| SQL Server Execution Plans by Grant Fritchey|
(1st Edition, June 2008)
Download eBook (PDF): Free
" Every day, out in the various SQL Server forums, the same types of questions come up again and again: why is this query running slow? Why isn't my index getting used? And on and on. In order to arrive at the answer you have to ask the same return question in each case: have you looked at the execution plan? " – Grant Fritchey
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SQL Server 2008
| Editorial Review|
Execution plans show you what's going on behind the scenes in SQL Server. They can provide you with a wealth of information on how your queries are being executed by SQL Server, including:
All this information makes the execution plan a fairly important tool in the tool belt of database administrator, database developers, report writers, developers, and pretty much anyone who writes TSQL to access data in a SQL Server database.
Given the utility and importance of the tool, you'd think there'd be huge swathes of information devoted to this subject. To be sure, fantastic information is available from various sources, but there really isn't any one place you can go to for focused, practical information on how to use and interpret execution plans.
This is where my book comes in. My goal was to gather as much useful information on execution plans as possible into a single location, and to organize it in such as way that it provided a clear route through the subject, right from the basics of capturing plans, through their interpretation, and then on to how to use them to understand how you might optimize your SQL queries, improve your indexing strategy, and so on.
Specifically, I cover:
Along the way, I tackle such topics as SQL Server internals, performance tuning, index optimization and so on. However, my focus is always on the details of the execution plan, and how these issues are manifest in these plans. If you are specifically looking for information on how to optimize SQL, or build efficient indexes, then you need a book dedicated to these topics. However, if you want to understand how these issues are interpreted within an execution plan, then this is the place for you.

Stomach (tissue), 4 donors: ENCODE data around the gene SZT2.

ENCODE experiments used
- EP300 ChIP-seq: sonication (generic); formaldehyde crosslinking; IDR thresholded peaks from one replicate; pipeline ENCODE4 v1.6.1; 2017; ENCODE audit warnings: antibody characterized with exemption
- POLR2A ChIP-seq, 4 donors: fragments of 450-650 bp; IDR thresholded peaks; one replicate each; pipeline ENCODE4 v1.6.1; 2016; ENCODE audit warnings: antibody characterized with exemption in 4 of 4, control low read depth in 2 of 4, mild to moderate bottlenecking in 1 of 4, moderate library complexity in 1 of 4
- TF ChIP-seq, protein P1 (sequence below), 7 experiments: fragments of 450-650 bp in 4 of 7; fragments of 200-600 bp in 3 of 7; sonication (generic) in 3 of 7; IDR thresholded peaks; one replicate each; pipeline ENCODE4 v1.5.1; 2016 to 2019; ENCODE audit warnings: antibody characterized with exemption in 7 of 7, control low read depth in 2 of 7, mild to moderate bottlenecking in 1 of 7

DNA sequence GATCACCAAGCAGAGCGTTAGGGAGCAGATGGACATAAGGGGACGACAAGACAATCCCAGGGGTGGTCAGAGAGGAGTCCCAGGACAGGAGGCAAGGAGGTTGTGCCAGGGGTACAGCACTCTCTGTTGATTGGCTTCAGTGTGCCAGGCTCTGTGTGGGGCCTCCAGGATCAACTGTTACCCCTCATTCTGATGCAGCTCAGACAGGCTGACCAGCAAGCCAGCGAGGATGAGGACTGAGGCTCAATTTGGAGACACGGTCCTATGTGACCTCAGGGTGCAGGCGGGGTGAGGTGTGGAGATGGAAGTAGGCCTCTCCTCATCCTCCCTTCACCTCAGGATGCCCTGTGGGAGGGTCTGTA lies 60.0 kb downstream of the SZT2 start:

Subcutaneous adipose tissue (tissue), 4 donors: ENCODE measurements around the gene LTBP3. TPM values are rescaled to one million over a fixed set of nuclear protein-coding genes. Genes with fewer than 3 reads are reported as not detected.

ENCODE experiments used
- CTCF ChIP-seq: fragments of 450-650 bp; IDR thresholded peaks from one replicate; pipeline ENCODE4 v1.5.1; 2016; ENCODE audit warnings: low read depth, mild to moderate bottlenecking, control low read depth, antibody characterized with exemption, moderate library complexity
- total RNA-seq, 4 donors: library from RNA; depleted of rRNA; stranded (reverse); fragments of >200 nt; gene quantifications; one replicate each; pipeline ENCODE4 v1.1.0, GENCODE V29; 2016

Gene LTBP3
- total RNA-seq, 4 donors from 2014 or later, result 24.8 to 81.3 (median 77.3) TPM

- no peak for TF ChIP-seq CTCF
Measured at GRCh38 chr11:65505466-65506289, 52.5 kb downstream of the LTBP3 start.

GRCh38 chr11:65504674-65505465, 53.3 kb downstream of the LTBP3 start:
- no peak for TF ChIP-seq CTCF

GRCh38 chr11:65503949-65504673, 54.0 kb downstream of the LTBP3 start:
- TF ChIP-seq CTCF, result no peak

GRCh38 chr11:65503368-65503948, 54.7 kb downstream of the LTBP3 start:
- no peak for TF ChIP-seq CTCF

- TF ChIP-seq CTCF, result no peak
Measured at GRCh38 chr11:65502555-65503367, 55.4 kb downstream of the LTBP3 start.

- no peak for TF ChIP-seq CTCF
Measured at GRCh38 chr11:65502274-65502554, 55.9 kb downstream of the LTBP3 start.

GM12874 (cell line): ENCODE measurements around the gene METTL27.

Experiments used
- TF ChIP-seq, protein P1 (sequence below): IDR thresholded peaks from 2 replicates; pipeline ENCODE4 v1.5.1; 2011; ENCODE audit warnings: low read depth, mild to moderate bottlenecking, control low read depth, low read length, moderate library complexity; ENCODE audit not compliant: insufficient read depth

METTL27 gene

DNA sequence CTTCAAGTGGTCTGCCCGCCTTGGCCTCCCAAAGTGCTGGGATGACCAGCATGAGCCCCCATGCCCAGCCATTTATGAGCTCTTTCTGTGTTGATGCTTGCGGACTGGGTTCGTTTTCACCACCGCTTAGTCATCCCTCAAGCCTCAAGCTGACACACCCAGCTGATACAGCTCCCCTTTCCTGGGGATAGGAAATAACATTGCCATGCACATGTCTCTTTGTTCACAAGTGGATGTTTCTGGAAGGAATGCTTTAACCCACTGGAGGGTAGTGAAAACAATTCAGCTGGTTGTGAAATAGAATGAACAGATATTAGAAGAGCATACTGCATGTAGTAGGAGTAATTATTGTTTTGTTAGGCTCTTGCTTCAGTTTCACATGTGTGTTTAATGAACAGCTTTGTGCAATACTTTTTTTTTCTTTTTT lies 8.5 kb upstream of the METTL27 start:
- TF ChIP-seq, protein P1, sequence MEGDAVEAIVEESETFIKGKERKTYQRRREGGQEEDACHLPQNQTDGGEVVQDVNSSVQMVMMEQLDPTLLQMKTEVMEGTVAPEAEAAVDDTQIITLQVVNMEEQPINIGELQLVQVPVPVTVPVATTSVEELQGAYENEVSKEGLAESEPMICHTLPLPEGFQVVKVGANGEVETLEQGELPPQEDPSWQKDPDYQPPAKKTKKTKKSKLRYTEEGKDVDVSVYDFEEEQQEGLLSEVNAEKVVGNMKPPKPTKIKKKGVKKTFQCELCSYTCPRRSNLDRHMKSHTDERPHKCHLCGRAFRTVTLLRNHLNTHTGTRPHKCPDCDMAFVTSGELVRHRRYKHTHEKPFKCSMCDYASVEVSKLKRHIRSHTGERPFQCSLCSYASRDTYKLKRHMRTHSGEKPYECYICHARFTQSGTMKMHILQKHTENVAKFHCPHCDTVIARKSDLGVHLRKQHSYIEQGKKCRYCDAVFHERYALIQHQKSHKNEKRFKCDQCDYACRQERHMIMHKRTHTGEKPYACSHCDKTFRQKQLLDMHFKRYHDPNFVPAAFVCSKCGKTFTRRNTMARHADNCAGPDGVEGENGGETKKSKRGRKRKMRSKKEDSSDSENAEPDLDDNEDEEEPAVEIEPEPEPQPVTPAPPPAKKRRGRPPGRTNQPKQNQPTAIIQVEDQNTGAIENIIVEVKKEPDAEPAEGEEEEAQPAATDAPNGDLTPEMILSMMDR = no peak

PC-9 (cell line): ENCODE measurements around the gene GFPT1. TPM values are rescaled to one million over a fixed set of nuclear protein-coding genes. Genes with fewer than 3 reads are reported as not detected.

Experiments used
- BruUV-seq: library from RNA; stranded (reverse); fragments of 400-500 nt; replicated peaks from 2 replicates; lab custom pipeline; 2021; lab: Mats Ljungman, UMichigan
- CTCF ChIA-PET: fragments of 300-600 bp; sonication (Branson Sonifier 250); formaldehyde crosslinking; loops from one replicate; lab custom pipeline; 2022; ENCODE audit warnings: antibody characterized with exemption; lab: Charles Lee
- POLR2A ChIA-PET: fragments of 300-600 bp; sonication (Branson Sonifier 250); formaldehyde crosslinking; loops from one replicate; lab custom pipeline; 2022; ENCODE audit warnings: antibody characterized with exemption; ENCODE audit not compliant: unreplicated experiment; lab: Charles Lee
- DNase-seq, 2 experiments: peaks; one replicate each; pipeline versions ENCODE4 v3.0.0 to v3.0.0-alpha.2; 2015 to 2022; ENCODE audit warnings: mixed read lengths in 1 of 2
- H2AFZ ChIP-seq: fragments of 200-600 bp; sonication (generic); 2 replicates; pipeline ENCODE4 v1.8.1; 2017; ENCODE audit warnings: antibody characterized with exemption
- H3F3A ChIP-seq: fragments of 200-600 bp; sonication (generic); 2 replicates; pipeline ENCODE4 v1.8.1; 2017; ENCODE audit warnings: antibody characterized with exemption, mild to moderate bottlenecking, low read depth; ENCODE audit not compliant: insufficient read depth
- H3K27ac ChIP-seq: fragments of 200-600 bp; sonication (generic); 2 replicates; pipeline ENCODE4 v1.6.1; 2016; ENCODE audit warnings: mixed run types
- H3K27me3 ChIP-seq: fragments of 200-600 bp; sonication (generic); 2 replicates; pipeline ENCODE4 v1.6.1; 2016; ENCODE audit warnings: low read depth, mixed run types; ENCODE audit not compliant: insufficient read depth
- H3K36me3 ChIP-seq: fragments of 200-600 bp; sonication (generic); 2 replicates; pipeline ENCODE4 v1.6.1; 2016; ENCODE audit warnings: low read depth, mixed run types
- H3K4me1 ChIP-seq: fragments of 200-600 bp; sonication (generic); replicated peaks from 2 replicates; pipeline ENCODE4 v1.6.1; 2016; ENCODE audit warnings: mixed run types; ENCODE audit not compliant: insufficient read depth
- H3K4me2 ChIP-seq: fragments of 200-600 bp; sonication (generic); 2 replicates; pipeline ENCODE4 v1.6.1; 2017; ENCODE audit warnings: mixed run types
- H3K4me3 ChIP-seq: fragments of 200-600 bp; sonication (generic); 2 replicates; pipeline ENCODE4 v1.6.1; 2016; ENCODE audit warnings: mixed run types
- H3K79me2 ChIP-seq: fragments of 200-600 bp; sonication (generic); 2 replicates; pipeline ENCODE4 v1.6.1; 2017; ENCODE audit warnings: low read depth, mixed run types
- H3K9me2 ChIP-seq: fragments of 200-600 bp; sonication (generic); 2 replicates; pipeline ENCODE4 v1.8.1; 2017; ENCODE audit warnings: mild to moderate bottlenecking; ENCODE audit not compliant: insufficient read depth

About the Author
Grant is currently working as a development DBA for FM Global, an industry-leading engineering and insurance company. In his time as a DBA, he has worked at three failed dotcoms, a major consulting company and a global bank. He has developed large scale applications in languages such as VB, C# and Java and has lived with SQL Server from the hoary days of 6.0, right through to 2008. His nickname at work is "The Scary DBA". He even has an official name plate, and he displays it proudly.
Grant volunteers for the Professional Association of SQL Server Users (PASS) and has written and published articles on various topics relating to SQL Server at Simple-Talk, SQL Server Central, the PASS web site, SQL Standard and the SQL Server Worldwide Users Group. He is one of the founding officers of the Southern New England SQL Server Users Group (SNESSUG). Outside work, Grant kayaks, learns and teaches self-defense, brews his own beer, chops wood to heat his house, raises his kids and helps lead a pack of Cub Scouts.
Paperback: 250 pages
SQL Server Execution Plans
Every day, out in the SQL Server forums, the same questions come up again and again: why is this query running slow? Why isn't my index getting used? In order to arrive at the answer you have to ask the same return question in each case: have you looked at the execution plan? Grant Fritchey provides the only dedicated and detailed book on this essential topic.